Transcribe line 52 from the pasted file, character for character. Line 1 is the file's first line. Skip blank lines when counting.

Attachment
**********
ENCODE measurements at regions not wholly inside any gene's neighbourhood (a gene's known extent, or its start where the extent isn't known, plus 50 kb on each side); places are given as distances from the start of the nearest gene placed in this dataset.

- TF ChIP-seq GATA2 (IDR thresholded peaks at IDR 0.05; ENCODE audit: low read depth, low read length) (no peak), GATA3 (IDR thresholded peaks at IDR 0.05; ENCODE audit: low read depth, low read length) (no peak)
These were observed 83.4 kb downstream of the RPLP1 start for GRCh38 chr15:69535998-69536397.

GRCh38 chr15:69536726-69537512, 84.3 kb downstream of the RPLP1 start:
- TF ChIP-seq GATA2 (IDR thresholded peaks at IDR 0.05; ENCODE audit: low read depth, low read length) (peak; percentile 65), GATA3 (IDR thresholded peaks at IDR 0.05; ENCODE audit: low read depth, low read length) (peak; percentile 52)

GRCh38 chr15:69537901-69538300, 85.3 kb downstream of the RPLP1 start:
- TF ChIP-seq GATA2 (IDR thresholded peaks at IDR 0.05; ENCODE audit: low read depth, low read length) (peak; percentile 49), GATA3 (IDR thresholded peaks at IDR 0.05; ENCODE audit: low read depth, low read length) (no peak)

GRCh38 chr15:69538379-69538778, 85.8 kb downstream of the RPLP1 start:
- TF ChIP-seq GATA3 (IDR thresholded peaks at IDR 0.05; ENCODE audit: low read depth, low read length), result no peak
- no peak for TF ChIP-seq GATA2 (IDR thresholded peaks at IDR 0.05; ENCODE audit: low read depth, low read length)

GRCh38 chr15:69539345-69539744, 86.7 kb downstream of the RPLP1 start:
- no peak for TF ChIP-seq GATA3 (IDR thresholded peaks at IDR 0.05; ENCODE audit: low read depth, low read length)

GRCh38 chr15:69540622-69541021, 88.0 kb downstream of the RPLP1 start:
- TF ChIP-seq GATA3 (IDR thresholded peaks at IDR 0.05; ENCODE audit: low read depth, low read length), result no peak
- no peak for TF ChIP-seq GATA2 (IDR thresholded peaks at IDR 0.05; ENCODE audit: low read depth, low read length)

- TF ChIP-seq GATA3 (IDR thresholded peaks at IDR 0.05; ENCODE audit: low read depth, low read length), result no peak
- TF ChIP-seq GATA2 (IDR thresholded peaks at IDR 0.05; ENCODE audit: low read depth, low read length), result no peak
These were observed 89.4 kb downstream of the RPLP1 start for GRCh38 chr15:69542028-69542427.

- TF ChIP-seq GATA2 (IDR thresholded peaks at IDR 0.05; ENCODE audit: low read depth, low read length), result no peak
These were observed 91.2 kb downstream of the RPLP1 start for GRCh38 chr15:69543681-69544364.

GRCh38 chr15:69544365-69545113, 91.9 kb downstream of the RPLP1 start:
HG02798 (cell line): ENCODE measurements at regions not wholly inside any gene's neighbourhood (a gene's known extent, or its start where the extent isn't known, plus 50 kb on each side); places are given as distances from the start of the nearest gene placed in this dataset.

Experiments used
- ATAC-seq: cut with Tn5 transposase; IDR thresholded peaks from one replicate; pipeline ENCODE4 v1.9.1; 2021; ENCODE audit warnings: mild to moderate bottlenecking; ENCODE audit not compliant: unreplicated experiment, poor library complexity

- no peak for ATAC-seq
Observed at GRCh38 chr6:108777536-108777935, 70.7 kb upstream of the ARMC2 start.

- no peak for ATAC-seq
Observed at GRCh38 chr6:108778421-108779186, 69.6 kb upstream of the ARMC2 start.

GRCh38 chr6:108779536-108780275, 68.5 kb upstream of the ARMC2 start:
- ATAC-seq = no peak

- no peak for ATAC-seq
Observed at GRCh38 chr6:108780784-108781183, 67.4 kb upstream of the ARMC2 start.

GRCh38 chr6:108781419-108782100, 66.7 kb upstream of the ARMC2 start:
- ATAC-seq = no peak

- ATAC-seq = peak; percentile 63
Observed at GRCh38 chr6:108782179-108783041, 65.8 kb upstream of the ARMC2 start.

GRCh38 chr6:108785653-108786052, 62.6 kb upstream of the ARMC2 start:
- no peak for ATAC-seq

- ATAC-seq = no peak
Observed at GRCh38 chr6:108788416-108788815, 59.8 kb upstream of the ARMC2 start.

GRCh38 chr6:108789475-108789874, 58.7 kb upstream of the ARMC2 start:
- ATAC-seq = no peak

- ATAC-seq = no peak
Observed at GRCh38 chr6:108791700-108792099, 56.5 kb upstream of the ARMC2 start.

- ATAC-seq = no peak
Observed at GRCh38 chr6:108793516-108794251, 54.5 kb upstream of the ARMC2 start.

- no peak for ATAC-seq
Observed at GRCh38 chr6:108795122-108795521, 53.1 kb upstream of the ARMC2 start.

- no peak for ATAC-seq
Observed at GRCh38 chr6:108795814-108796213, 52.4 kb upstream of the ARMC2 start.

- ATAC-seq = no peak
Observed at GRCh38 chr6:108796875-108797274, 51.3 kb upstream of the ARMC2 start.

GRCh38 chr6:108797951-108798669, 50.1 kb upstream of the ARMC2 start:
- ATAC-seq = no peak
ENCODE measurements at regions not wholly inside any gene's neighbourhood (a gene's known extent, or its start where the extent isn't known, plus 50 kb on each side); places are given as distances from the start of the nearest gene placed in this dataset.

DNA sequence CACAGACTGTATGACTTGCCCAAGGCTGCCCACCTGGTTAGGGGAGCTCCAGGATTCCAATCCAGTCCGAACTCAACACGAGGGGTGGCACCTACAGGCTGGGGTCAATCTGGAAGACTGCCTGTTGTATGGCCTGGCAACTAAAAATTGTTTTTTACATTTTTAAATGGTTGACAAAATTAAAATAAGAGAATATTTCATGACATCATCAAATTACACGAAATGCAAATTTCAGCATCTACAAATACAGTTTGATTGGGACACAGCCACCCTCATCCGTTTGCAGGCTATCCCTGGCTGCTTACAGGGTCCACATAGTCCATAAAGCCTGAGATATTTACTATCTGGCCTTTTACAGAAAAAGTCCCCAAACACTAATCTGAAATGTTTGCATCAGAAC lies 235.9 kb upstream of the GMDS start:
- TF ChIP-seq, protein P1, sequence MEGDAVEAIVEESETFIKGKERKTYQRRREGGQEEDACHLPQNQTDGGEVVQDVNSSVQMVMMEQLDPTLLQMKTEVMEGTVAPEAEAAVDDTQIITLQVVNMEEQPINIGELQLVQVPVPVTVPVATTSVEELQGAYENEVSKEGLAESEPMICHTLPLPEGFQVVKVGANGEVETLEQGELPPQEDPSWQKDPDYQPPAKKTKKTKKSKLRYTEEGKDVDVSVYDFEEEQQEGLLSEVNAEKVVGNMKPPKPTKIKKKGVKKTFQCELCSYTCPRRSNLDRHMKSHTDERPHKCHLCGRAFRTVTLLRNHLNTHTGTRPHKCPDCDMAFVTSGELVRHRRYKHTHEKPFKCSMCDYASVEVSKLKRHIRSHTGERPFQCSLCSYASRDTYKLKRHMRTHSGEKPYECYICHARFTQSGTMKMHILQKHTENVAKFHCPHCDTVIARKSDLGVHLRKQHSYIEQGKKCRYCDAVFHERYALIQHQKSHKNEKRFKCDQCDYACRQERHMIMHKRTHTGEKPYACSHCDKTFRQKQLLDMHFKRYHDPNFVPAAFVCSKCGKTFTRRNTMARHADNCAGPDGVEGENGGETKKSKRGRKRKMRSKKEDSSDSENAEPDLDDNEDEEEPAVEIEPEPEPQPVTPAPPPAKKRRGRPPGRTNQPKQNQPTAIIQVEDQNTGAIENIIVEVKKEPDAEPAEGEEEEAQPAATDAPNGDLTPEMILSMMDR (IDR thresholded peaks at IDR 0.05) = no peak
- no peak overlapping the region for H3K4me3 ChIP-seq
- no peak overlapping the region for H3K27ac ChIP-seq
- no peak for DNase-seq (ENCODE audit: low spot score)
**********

Observed at GRCh38 chr6:108796875-108797274, 51.3 kb upstream of the ARMC2 start.